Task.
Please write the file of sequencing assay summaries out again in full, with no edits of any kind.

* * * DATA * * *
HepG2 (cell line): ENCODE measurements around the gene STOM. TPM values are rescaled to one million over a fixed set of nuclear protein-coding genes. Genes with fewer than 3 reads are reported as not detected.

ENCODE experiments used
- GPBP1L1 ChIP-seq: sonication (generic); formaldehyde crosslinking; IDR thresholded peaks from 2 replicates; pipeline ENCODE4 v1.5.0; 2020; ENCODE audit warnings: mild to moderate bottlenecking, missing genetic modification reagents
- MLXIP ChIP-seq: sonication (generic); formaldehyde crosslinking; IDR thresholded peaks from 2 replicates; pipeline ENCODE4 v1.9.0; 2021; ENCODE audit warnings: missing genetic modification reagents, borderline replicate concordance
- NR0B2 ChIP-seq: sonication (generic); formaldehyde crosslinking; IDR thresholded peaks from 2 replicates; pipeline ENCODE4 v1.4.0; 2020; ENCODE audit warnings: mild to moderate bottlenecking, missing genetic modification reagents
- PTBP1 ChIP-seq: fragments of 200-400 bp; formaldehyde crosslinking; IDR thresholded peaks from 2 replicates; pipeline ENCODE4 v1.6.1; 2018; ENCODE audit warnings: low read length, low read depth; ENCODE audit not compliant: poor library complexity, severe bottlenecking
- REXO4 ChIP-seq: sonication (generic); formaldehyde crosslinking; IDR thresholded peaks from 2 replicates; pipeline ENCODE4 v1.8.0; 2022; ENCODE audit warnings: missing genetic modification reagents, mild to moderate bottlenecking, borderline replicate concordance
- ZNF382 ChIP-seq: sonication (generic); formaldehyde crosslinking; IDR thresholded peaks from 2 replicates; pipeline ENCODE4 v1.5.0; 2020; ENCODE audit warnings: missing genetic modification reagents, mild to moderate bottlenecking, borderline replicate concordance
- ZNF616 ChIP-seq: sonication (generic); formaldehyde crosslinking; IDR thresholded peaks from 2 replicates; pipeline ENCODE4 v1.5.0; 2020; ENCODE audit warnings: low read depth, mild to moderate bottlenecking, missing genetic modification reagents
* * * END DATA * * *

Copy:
HepG2 (cell line): ENCODE measurements around the gene STOM. TPM values are rescaled to one million over a fixed set of nuclear protein-coding genes. Genes with fewer than 3 reads are reported as not detected.

ENCODE experiments used
- GPBP1L1 ChIP-seq: sonication (generic); formaldehyde crosslinking; IDR thresholded peaks from 2 replicates; pipeline ENCODE4 v1.5.0; 2020; ENCODE audit warnings: mild to moderate bottlenecking, missing genetic modification reagents
- MLXIP ChIP-seq: sonication (generic); formaldehyde crosslinking; IDR thresholded peaks from 2 replicates; pipeline ENCODE4 v1.9.0; 2021; ENCODE audit warnings: missing genetic modification reagents, borderline replicate concordance
- NR0B2 ChIP-seq: sonication (generic); formaldehyde crosslinking; IDR thresholded peaks from 2 replicates; pipeline ENCODE4 v1.4.0; 2020; ENCODE audit warnings: mild to moderate bottlenecking, missing genetic modification reagents
- PTBP1 ChIP-seq: fragments of 200-400 bp; formaldehyde crosslinking; IDR thresholded peaks from 2 replicates; pipeline ENCODE4 v1.6.1; 2018; ENCODE audit warnings: low read length, low read depth; ENCODE audit not compliant: poor library complexity, severe bottlenecking
- REXO4 ChIP-seq: sonication (generic); formaldehyde crosslinking; IDR thresholded peaks from 2 replicates; pipeline ENCODE4 v1.8.0; 2022; ENCODE audit warnings: missing genetic modification reagents, mild to moderate bottlenecking, borderline replicate concordance
- ZNF382 ChIP-seq: sonication (generic); formaldehyde crosslinking; IDR thresholded peaks from 2 replicates; pipeline ENCODE4 v1.5.0; 2020; ENCODE audit warnings: missing genetic modification reagents, mild to moderate bottlenecking, borderline replicate concordance
- ZNF616 ChIP-seq: sonication (generic); formaldehyde crosslinking; IDR thresholded peaks from 2 replicates; pipeline ENCODE4 v1.5.0; 2020; ENCODE audit warnings: low read depth, mild to moderate bottlenecking, missing genetic modification reagents